By Michael Burns | on March 05, 2004
Price: 959 . 319
Be sure to remove any previous editions (such as any betas or trials) of the software from your computer before you start. This caused particular problems on the Mac OS X installation where nothing worked until the old version was removed and the computer restarted, whereas the Windows installer flashed up a warning when it found a previous installation.
One of the biggest improvements is the ability to author executables for dual platform delivery. Previously you had to buy the Mac and Windows versions for cross-platform authoring, and users will definitely welcome the new Projector Publishing Panel that offers a choice of selections for simultaneous output.
The results were a bit disappointing though, as the OS X executable we authored on Windows crashed on the Mac at a certain point during playback, adding insult to injury by asking where Director was situated on the “C Drive”. Windows users are still not able to publish projectors for those Macs still running Classic (pre-Mac OS X), which will raise a lot of complaints in Director heartlands such as the education sector. This omission may be down to pressure from a forward-thinking Apple rather than a lazy Macromedia, but cross-platform authoring is nonetheless a definite step in the right direction.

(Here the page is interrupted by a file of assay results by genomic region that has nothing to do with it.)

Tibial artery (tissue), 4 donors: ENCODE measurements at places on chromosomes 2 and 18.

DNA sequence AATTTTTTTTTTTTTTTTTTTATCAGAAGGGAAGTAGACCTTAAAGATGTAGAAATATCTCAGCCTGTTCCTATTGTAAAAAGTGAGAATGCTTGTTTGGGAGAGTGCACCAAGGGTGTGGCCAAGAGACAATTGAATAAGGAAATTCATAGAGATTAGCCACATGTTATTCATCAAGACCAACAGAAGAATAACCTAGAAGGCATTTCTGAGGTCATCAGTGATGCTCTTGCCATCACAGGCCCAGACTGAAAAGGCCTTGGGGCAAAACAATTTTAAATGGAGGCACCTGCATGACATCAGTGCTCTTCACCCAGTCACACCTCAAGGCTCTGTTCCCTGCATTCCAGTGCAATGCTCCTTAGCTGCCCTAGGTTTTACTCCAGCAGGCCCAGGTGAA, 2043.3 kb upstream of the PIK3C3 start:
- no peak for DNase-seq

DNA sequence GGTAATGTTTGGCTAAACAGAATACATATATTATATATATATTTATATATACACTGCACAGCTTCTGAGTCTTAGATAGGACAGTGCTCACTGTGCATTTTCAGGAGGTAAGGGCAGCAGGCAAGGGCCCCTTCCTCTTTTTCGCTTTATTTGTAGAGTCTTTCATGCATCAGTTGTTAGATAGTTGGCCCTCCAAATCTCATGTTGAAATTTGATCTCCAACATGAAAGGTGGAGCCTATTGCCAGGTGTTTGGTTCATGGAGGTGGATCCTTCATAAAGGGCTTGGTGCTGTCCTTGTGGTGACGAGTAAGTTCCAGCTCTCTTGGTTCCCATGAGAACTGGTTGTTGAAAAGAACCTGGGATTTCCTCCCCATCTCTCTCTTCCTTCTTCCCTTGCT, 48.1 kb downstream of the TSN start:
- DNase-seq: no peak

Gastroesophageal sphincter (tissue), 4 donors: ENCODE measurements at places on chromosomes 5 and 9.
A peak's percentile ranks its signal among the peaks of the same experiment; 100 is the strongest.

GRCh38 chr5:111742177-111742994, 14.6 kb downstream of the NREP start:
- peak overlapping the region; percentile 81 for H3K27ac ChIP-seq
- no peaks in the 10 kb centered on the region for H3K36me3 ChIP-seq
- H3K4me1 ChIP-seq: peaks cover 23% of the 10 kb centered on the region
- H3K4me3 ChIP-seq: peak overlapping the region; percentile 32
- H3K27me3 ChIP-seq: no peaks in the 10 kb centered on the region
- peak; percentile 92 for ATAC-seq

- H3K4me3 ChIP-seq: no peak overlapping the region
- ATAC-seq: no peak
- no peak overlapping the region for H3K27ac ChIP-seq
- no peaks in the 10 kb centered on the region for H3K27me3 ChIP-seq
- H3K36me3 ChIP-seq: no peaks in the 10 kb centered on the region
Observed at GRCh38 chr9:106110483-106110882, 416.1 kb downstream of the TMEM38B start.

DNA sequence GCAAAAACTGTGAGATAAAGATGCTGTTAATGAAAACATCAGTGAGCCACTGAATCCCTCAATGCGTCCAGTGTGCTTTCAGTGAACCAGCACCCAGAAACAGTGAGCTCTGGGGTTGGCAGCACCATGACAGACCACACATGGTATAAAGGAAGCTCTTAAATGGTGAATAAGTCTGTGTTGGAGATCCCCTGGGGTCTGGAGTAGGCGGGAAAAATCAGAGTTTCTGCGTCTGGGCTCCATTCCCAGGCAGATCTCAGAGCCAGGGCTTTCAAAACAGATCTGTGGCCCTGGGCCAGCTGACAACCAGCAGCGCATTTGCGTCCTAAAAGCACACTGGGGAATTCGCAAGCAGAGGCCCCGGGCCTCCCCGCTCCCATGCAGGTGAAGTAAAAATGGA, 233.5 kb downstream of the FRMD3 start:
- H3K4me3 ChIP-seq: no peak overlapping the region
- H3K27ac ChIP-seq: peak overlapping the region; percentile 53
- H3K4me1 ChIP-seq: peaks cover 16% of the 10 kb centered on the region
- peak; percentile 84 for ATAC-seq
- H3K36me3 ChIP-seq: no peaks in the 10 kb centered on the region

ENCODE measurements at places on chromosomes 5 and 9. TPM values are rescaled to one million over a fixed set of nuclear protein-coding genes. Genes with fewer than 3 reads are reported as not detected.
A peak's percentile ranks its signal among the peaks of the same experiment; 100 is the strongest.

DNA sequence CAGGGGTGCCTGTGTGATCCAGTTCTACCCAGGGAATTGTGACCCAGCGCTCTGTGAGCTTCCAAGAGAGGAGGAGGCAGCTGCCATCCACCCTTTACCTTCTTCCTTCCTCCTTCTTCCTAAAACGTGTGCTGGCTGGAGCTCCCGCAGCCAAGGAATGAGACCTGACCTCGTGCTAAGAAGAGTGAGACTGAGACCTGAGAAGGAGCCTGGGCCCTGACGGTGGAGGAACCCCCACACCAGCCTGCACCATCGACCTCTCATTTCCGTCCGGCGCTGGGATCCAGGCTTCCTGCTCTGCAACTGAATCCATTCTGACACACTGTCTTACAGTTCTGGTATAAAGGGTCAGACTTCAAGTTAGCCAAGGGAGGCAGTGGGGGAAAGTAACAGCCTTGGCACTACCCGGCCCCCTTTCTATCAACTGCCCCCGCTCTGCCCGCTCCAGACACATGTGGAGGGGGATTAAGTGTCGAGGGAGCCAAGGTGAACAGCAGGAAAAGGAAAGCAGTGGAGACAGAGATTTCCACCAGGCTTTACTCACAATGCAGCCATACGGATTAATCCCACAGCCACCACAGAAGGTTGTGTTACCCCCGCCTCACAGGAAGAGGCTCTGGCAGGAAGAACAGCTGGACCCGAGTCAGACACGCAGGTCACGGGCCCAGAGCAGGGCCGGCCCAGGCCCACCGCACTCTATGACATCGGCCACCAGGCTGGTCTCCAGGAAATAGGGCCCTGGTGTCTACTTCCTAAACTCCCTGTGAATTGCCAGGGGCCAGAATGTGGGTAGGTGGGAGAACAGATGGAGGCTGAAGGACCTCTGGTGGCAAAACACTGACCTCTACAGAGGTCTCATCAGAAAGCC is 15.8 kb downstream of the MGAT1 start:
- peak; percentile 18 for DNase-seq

In the dock
The interface has seen some changes, sporting the look-&-feel of the Macromedia MX 2004 family and with
the ability to name sprites and channels, which is sure to win fans.
Changes are especially evident in the Windows version with the addition of Docking Channels along the left and right-hand side of the application window. These provide another way to customize the workspace. Though both Mac and Windows versions have the ability to stack document windows and tool windows together (though all windows have to be of the same type), with Docking Channels you have the ability to dock the Tool palette, and instantly whip the channelled window off to the side of the screen. It’s odd that this feature was left off the Mac version, especially as this platform is traditionally more UI-oriented.
Support for Flash components is sure to result in streamlined workflows, and the handling of Flash content is much faster.
The thorniest question is that concerned with DVD-Video. Although early reports said the software would offer a form of DVD-authoring, this is restricted in Director MX 2004 to creating hybrid DVD presentations. This shouldn’t be confused with the capabilities of commercial DVD packages such as DVD Studio Pro. DVD-Video is handled just like any other video (QuickTime and RealMedia on the Mac and additionally .AVI and .WMV on Windows) with the new DVD Event Manager allowing Lingo scripted, event-based controls to be added to the movie while it’s playing. The technology is at an early stage, and doesn’t allow the creation of discs for use outside a Mac or PC-based environment, but the potential is there to provide far more complex games and elearning applications than CD ever could.
More information on Director MX 2004 can be found in our extensive preview from January.